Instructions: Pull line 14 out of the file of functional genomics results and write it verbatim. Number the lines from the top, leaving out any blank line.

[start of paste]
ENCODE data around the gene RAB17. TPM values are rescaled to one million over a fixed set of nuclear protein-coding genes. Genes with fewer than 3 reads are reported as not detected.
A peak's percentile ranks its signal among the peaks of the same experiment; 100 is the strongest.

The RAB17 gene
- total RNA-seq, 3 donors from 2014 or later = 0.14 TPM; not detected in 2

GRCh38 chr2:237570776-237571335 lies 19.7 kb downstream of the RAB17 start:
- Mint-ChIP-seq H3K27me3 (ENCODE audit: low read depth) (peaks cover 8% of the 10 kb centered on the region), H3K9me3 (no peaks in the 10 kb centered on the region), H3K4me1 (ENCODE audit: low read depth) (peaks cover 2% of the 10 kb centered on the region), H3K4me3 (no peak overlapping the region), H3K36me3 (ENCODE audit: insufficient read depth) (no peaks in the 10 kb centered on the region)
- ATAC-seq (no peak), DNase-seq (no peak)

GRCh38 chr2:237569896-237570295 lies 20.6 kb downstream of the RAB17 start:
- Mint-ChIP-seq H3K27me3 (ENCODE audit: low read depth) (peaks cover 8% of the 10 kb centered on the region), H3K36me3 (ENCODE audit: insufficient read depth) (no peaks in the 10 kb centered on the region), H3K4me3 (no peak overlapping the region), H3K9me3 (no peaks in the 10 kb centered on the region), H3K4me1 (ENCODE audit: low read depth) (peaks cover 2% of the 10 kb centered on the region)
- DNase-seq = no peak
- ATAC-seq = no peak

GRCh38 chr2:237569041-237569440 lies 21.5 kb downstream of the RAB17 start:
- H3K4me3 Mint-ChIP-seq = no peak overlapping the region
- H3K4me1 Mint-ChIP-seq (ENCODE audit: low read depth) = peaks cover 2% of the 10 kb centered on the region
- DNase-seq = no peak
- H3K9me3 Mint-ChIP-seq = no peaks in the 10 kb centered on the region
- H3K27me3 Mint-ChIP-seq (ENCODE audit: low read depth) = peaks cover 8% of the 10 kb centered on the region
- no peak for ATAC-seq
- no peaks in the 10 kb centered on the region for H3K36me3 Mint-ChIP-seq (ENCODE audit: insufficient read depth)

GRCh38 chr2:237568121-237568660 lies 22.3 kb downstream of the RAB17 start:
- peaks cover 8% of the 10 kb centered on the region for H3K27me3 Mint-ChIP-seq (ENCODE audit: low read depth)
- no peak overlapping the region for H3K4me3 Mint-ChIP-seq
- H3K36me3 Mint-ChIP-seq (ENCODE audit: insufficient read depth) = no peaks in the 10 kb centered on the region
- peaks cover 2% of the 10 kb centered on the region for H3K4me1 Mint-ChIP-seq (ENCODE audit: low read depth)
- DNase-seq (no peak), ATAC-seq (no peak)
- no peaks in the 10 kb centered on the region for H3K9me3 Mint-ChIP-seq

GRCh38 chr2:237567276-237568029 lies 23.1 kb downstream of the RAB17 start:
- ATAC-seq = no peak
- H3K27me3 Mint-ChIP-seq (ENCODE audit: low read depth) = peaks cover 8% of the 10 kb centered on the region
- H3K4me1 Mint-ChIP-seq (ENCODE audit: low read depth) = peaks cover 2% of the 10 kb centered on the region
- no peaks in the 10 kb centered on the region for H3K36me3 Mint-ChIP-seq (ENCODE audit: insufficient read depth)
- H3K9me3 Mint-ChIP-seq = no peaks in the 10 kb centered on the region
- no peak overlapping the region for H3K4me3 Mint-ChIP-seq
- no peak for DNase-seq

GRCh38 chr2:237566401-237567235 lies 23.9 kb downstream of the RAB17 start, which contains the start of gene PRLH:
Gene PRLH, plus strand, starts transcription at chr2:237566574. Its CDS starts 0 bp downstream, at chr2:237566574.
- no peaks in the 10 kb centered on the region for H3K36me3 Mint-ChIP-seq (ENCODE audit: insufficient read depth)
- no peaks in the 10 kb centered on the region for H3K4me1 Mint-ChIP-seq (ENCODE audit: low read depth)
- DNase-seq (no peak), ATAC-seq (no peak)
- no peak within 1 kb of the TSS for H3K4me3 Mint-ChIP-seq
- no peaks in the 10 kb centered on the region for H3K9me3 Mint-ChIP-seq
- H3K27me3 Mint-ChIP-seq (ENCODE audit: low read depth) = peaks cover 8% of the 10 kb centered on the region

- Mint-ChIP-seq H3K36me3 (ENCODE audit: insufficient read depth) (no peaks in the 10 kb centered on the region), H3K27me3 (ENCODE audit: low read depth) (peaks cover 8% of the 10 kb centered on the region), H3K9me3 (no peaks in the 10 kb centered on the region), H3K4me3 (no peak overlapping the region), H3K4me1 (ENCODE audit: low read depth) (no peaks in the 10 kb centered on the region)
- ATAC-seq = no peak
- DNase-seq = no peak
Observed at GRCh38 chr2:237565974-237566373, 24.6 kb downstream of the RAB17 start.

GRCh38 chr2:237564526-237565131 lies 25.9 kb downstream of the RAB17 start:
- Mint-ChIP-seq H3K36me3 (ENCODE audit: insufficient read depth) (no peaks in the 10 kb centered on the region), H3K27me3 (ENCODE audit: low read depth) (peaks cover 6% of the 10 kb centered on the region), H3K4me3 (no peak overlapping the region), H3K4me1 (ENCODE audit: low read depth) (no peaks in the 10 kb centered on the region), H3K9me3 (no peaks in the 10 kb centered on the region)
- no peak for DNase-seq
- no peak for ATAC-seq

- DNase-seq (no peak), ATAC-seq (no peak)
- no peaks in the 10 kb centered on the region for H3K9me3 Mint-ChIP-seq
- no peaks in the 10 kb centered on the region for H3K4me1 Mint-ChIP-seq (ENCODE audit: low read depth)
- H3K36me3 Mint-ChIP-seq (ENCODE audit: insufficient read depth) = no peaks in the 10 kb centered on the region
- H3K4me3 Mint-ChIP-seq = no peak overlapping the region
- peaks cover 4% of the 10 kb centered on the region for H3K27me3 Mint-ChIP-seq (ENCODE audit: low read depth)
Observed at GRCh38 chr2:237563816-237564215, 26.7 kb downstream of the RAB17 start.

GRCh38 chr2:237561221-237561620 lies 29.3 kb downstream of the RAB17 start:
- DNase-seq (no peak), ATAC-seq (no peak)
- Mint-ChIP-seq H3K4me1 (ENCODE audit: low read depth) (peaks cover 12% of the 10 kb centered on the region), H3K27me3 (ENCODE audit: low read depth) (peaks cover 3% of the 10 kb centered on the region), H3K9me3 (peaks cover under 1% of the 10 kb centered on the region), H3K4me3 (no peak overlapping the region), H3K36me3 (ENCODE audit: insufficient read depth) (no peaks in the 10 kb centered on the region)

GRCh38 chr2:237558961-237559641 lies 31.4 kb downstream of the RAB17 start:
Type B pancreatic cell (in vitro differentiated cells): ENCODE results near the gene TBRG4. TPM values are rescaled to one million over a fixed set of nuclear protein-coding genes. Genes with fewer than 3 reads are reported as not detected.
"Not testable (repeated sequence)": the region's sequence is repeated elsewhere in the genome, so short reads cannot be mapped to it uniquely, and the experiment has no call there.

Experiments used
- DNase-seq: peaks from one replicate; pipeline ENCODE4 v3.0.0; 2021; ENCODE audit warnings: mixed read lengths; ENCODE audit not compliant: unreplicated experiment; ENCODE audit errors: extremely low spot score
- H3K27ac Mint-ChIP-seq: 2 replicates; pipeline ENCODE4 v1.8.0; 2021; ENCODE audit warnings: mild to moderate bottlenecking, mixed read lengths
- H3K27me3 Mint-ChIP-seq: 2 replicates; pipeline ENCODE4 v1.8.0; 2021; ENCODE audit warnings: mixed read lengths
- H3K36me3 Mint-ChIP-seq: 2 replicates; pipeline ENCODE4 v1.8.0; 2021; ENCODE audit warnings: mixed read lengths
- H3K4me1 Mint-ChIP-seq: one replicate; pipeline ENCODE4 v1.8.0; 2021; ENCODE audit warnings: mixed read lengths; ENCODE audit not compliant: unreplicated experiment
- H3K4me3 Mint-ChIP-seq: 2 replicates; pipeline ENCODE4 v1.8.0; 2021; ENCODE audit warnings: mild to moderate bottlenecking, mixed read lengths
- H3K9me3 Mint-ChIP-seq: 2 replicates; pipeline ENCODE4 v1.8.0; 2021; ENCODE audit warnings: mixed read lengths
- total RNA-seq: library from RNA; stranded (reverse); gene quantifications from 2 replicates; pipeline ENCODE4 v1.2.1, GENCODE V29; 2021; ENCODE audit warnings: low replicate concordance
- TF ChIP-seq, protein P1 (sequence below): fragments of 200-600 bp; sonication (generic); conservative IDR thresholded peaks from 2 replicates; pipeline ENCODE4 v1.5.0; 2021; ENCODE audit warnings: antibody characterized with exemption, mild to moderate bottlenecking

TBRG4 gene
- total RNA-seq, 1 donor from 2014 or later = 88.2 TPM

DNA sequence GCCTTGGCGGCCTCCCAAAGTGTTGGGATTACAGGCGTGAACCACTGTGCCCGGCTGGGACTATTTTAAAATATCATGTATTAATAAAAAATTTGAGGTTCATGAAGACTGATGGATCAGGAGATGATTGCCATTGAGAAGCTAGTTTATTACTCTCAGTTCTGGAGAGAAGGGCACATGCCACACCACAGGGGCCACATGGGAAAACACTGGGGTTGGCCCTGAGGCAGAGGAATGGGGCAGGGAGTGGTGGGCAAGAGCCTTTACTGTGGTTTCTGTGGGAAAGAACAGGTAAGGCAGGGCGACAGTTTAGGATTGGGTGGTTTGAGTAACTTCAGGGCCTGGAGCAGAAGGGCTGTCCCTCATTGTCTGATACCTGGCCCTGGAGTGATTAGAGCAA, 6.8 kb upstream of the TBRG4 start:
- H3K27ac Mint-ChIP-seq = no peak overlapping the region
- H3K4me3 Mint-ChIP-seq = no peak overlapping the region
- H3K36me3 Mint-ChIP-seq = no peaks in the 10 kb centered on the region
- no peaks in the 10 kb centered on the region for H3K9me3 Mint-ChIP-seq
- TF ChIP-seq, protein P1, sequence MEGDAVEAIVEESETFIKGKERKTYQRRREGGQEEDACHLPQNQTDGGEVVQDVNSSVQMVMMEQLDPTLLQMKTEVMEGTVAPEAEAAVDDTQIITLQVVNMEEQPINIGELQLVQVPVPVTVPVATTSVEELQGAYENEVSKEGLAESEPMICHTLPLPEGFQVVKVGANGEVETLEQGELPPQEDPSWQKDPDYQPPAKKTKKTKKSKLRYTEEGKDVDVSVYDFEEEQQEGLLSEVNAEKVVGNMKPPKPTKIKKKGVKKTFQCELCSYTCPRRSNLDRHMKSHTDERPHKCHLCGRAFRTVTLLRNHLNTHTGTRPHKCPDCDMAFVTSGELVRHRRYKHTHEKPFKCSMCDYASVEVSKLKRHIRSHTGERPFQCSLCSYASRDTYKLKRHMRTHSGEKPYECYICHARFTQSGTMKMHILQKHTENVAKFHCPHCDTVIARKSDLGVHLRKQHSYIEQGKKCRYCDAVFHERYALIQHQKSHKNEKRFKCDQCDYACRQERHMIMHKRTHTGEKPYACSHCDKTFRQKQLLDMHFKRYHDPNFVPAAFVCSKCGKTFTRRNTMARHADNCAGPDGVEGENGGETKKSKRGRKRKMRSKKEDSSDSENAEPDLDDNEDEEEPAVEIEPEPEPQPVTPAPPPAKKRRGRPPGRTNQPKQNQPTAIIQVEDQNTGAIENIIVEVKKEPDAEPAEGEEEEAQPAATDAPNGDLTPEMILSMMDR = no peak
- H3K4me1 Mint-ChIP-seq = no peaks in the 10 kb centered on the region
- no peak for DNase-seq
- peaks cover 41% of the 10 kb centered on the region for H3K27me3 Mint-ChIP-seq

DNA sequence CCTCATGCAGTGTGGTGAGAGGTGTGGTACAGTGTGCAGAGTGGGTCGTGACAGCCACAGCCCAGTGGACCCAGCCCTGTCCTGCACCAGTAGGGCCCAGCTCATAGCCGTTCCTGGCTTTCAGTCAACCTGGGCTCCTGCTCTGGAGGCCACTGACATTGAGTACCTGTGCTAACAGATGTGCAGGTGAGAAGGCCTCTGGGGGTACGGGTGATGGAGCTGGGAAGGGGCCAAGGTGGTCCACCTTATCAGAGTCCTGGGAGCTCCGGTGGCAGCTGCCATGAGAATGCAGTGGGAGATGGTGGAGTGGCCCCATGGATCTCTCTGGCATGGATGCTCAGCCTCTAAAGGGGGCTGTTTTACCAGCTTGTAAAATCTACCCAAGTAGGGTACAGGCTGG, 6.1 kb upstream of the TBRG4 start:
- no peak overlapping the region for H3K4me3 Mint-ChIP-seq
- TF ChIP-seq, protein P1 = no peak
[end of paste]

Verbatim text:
- H3K4me1 Mint-ChIP-seq (ENCODE audit: low read depth) = peaks cover 2% of the 10 kb centered on the region